Family | Health | 6 months ago

Anorexia didn't just starve me of food.

It starved me of my family.

It starved me of my friends.

It denied me any chance of ever feeling comfortable in my own skin.

Ask yourself, "what do I know about eating disorders?"

Your mind may likely rush to the clichéd scenario of supermodels forcing two fingers down their throat in the backstage bathrooms of fashion shows; an example which I too would have thought of before anorexia hit me.

Eating disorders have never been given the level of exposure or viewed in the same light as some other mental health issues, yet studies have proven that the mortality rate among anorexia sufferers ranks among the highest in comparison to the rates of death in sufferers of other psychiatric illnesses.

I have anorexia and I have depression.

I say "have" because I don’t believe I will truly get over either, but I am doing a hell of a lot better now than I once was.

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Anorexia kick-started my experience with mental illness.

An experience with a school bully roaring "you fat bitch" led to my decision to do anything and everything possible to force myself to lose weight.

'Anything and everything' involved getting up earlier than my parents, toasting bread and tossing everything but the crust and crumbs into the bin so that it appeared that I'd had a decent breakfast.

'Anything and everything' involved punching myself in the stomach, willing my body to purge itself of any minuscule meals I'd actually eaten, before patiently waiting until the blood and bile arrived so that I could unlock the bathroom door, satisfied that every last morsel had been removed.

At 12 years old, I weighed 12 stone

I developed depression.

It became a sickening cycle of one mental illness perpetuating the other, as I'd feel fat, I'd feel shit, I'd vomit, I'd binge-eat to fill whatever fucked up void I felt within me, before feeling fatter than I'd felt before I'd purged myself.

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That, along with the emotion of having ruined the great "get yourself thin" plan, cultivated a sense of self-loathing that showed itself in several instances of self-harm and two suicide attempts.

There was definitely a lot more to eating disorders than that supermodel cliché.

Anorexia enlightened me to the fact that eating disorders are by no means exclusive to young 20-something girls like myself, contrary to what a surprising number of people may genuinely believe.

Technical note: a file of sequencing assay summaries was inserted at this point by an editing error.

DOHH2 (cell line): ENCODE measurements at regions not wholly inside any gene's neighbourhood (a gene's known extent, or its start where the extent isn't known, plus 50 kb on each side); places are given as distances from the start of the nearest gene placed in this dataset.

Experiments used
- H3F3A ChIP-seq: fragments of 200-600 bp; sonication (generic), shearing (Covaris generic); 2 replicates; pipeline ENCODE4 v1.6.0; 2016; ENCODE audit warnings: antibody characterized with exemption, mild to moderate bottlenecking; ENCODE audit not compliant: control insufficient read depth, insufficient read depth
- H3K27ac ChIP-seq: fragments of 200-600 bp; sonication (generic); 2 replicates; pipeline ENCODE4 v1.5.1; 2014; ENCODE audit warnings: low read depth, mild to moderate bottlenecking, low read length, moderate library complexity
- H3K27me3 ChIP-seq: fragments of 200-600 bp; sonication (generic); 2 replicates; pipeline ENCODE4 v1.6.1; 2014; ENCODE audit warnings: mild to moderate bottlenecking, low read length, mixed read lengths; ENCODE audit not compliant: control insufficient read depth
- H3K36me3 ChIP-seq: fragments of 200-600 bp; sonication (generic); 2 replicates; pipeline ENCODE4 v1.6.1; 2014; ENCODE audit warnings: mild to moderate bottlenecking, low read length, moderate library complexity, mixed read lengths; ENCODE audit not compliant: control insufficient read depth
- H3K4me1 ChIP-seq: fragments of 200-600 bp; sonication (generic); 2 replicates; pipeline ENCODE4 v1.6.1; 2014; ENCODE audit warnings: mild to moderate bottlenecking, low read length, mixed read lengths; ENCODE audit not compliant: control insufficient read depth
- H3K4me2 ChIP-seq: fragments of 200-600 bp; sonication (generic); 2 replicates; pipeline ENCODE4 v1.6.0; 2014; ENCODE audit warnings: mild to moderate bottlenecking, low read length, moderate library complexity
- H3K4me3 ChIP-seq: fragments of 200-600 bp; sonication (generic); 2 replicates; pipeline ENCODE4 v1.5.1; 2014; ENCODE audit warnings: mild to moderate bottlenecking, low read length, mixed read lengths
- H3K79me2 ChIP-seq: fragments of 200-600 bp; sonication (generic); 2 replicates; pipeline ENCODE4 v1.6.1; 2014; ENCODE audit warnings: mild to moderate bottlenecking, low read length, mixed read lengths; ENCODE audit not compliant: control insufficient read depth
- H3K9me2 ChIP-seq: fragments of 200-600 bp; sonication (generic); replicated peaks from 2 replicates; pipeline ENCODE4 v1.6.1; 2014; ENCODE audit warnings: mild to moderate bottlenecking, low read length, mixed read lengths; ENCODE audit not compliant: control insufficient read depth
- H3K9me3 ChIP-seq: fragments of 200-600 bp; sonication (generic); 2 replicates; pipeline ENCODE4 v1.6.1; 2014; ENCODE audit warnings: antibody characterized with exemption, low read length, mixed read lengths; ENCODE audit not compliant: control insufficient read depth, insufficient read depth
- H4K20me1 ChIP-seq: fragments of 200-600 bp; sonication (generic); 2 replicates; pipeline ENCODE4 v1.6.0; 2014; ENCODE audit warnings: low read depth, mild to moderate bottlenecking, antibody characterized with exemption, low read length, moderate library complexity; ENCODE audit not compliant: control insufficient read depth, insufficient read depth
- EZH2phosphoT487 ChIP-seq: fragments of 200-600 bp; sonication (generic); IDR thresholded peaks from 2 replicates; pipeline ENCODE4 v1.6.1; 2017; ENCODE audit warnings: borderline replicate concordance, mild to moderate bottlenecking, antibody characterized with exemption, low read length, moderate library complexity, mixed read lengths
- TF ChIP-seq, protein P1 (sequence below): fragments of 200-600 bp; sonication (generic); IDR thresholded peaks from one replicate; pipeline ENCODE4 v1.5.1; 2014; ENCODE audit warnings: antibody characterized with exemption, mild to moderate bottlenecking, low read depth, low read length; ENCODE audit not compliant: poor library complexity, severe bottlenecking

In particular, my time as an inpatient pulled back the curtain on one of the greatest misconceptions of eating disorders; my eyes were opened to the fact that they are by no means a gender-specific disease.

To put it very bluntly, eating disorders don’t fucking care about your genitals. They destroy all lives equally.

Matt (name changed for privacy reasons) was a boy from Dublin who was probably a year older than me. He would always have these burn marks over the veins on his wrist and he was the only male inpatient being treated for an eating disorder on my ward. We became quite friendly in the common room in the afternoons and one day he explained to me how difficult it was being a young guy with anorexia.

I tried to assure him that I knew what he was going through when, in truth, I felt that he was enduring a significantly more testing experience with the same disease.

"When my parents were told by the doctors I had anorexia, their reaction probably made my stomach sicker than the starvation ever could,” he told me. "They thought it was a female disease ‘that only girls could get’.”

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In that instant, I realised that my experience was very different to Matt’s.

We shared the common symptom of the emaciated frame which typically accompanies the self-restricting habits of an anorexic, but having his illness dismissed as something that was impossible for a young boy to go through left him with no outlet.

At least people listened to me.

Matt's illness was not being taken remotely seriously by the people who should have been showing the most care.

His parents had brushed off the disorder and that must have made an already steep, uphill struggle of a young male sufferer all the more taxing.

It’s a side to eating disorders that is seldom discussed in the media and that in itself makes it so much harder for men to speak up when they’re struggling, maybe due to the fear of being perceived as less masculine?

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In reality though, masculinity and femininity have absolutely no bearing on the issue.

The disparity between female and male sufferers of anorexia in Republic of Ireland was roughly 85:15 in 2012 according to a study by the Health Service Executive's Child and Adolescent Mental Health Service, with the disease far more prevalent among females.

But the lack of coverage and public awareness of the male side to the story would lead you to believe that the ratio is closer to 99:1 and this simply isn’t the case.

Dialogue is crucial for sufferers of not only eating disorders but all mental illnesses. Talk and, if you're a parent, listen.

A huge chunk of my life has been taken up with trying to overcome this, and speaking out helps.

Eating Disorders Awareness Week 2017 takes place from 27 February - 5 March.

For support or more information on Eating Disorders you can contact:

BodyWhys: 1890 200 444
The Laurence Trust: 07510 371 335
Aware: 01 661 7211

Spunout.ie
Reachout.com
MenGetEatingDisordersToo.Co.Uk

Read more about:

Life, Health, eating disorders, anorexia, bulimia